Controversial Key Highway office building to move ahead, opening in 2021

A controversial Key Highway office building is moving ahead after the developer talked with neighbors.
A controversial Key Highway office building is moving ahead after the developer talked with neighbors.(Handout courtesy of Goodier Properties)

An office building planned on Key Highway across from the Domino Sugar plant and its iconic glowing sign is moving ahead after negotiating changes with neighbors.

The project had drawn opposition from the Locust Point community in South Baltimore, where development has boomed in recent years. But the owners of the traditional two-story rowhouses had drawn the line at a building that will be more than four times the height of neighboring homes.


Developers at Goodier Properties spent $2.7 million in 2017 on the three formerly industrial properties that make up the site. With his own offices on Key Highway nearby, Dan Goodier, the firm’s principal, pledged to keep working with neighbors in the Locust Point Civic Association.

“We are glad we were able to work together with the LPCA and other stakeholders in the community to come to terms on a project scale that works for everyone,” said Goodier of the project known as 1401 Woodall Street. “We appreciate everyone’s hard work thus far, and are looking forward to bringing a great new project to Locust Point.”

A proposed 100-foot mixed-use building has drawn widespread opposition in Locust Point, a South Baltimore neighborhood that accepts development, but the project cleared a key hurdle with the city.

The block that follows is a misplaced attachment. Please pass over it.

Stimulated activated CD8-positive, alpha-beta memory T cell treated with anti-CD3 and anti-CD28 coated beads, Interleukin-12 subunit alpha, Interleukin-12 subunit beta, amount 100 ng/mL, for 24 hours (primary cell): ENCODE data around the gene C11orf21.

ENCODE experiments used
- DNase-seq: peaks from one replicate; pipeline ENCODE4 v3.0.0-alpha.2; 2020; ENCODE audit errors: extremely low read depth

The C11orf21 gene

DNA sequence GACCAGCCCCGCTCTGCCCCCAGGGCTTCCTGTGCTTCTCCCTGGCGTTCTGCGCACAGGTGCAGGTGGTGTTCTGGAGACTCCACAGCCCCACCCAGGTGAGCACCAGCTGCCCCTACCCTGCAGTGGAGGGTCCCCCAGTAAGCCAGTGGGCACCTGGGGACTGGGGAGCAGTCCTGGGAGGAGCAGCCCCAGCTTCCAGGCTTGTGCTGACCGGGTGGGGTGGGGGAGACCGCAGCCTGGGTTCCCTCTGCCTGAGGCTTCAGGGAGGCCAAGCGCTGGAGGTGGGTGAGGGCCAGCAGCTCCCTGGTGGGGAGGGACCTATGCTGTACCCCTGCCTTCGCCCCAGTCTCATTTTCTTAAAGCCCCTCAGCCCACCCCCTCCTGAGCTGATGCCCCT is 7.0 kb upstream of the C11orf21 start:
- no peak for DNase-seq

The developer agreed to eliminate proposed apartments from the project and pushed more of the building onto the part of the property facing Key Highway and less on the residential Woodall and Stevenson streets.

Talks have been in the works for more than a year for the development, which won a crucial rezoning in September that allowed specific height and density.

The details are included in a memorandum of understating between the developer, the civic association and Domino Sugar, said City Councilman Eric T. Costello, who facilitated the agreement.

“The community was able to negotiate a number of concessions intended to mitigate the impact of this project to residents of Woodall Street and Stevenson Street as well as Domino Sugar’s operations,” Costello said. “Considering the fact that all three parties are supporting the proposed project, I am supportive as well.”

The project prompted outcry from neighbors who feared the impact, and even the shadows, from such a large project so close to their houses. The streets are a block from the McHenry Row development that has brought several retail, residential and office buildings. Locust Point, adjacent to the Federal Hill and Riverside neighborhoods, also has gotten several other mostly residential developments.

Goodier said he believes a 60,000-square-foot office building will do well after its planned opening in summer 2021.


“We think a boutique office building will perform very well on this side of the harbor,” Goodier said. “There are not too many places in Baltimore that smaller tenants can have a private elevator entrance into their space, have panoramic views of the skyline and Domino Sugar, on-site parking, and still be on I-95 in a minute or two.”